“Invasive” Ground Covers and the Case for Allowing Periwinkle



I have a beef with the inclusion of Periwinkle (Vinca minor) on my coop’s list of banned plants – banned because they’re considered invasive (despite NOT being listed on the Maryland Invasive Plant list).

I’ve grown it in two suburbs of DC and in neither location (or the gardens of my neighbors) has it grown vigorously. If anything, my complaint, echoed by other area gardeners, is that it’s not vigorous enough.

So let’s find out where it’s invasive and under what conditions, shall we?

The Invasive Plant Atlas says it’s “invading natural areas throughout the Eastern U.S. It inhabits open to shady sites including forests and often escapes from old homesites.”

The State of Indiana says: “Once established, Vinca minor forms a dense carpet to the exclusion of other plants. This creates a problem where it is competing with native flora.”

Moving west, a California source says it “tends to become invasive in hot Mediterranean climates.”

Indeed I finally found a spot where Periwinkle IS clearly a problem. In this photo it’s seen covering much of the ground layer in the Treman State Park in Upstate New York.

Plant them in the Right Place

Ground covers have a job to do – covering the ground, and not taking too long to do it, either. When they do their job they prevent erosion and weeds. No surprise that successful ground covers can, in the wrong place, do their job too TOO well. So what’s the right place for Periwinkle?

Commenters on Daves Garden suggest answers: “Yes, vinca can be aggressive, but I am grateful for that, given the difficulty of getting anything to grow under my Norway maples or in the dirty fill around my 1885 house…I would not grow this plant if I lived where it could escape into a woodland.”

One newspaper suggests, “Place this lovely in a nice hanging basket or medium to large planter.”

I like what one commenter on Houzz has to say:

As with any so-called invasive plant, its invasive properties are determined by location and planting situation…It doesn’t play all that well with smaller, herbaceous perennials, as it can easily overwhelm and smother them. And I would avoid planting it in any area that would allow it to spread into any natural plantings, like open woodlands.

David Beaulieu (formerly of About.com, now writing for The Spruce) suggests it as a lawn replacement under trees and lists its many advantages:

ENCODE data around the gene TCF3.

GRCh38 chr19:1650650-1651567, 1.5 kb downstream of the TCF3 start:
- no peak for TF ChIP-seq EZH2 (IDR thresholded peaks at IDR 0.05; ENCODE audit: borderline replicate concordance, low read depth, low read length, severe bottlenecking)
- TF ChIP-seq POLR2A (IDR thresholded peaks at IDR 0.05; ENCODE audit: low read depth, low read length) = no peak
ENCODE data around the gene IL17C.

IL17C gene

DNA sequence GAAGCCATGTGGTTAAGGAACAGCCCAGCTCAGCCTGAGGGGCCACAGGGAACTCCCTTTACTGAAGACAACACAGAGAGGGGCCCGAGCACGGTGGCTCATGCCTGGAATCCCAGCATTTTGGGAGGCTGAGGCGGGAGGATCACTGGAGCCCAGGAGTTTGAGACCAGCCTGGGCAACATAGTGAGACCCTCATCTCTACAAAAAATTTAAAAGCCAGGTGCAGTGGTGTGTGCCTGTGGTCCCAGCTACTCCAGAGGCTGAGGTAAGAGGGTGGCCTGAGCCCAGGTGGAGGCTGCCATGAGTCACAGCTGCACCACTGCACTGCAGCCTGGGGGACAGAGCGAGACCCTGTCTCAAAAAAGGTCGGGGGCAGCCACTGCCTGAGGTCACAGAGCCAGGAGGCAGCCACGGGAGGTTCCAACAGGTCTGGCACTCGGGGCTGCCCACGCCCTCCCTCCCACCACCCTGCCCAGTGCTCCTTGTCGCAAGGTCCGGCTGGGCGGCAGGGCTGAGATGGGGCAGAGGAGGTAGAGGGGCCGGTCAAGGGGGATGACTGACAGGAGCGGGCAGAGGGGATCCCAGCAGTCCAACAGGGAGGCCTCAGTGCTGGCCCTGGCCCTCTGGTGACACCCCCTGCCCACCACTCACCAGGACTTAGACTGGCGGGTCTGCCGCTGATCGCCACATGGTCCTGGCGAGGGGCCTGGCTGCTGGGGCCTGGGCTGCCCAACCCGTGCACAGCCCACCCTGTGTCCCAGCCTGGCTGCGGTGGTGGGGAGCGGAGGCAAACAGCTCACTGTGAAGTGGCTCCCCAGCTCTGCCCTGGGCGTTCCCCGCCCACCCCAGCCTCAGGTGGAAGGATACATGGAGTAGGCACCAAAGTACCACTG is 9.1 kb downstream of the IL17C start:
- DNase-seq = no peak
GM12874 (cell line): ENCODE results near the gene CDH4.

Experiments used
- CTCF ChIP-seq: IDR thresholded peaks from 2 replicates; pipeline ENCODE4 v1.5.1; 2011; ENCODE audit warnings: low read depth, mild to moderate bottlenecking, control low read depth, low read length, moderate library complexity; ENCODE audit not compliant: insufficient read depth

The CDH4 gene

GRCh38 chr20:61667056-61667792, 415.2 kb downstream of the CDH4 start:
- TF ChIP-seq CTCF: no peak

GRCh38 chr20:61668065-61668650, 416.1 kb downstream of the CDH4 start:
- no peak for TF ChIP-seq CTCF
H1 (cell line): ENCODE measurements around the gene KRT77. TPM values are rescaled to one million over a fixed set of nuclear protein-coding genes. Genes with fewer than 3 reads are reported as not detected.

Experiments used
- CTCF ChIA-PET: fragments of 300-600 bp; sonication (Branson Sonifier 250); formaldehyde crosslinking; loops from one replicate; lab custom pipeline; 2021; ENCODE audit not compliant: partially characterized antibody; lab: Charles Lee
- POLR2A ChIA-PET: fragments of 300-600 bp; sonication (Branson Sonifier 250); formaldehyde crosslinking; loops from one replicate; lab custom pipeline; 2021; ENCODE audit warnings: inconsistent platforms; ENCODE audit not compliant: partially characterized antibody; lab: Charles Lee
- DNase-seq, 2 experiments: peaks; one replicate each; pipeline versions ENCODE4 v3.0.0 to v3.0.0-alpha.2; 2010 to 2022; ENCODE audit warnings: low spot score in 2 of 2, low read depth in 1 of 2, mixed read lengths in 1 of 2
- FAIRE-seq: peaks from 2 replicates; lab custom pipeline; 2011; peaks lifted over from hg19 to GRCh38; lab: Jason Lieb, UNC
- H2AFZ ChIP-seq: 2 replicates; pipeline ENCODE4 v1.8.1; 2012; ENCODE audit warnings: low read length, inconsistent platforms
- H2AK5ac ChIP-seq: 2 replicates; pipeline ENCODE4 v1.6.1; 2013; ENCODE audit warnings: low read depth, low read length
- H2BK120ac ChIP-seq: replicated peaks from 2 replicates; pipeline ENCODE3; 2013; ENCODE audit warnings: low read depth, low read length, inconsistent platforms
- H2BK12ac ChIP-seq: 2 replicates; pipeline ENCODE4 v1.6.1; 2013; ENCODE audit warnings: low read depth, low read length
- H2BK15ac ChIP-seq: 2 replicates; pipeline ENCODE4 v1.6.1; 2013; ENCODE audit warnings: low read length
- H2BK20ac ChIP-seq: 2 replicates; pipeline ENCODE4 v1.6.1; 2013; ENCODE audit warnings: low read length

Because of their ability to root and spread, they can help hold the soil in place. This can be important on the side of a hill, where soil erosion might be a problem.

The vines need little care. They are deer-resistant and rabbit-proof flowers, and few insects eat them, so there is not much pest control to worry about. A

Tough, low-maintenance, and pest-free, Vinca minor has pretty foliage and flowers; it is also a useful plant. In spite of all of these benefits, it does have one drawback.

The “one drawback” of course is its potential invasiveness:

Vinca minor vines are considered somewhat invasive plants, so, if this is a concern for you, make it a point each year to keep their runners in check. But remember, the flip side of the coin for so-called “invasive plants” is that they are vigorous growers, meaning that they tend to be successful at filling in an area. This is often exactly what you want out of a ground cover.

Back home, here’s a patch of Periwinkle between my front yard and a parking lot. Surrounded by concrete and asphalt in all directions, this “invasive” isn’t going anywhere – because it only spreads by runner, not by birds or wind. It’s nothing like English ivy, which harms trees by climbing up into them, where it makes berries that are then spread by birds.

I wish “invasives” weren’t lumped together as they so often are – with little or no details as to how, where, and under what conditions they can damage other plants or natural areas. Plants that are invasive only along streams or in regions with mild winters can get banned from places where they’re no threat at all.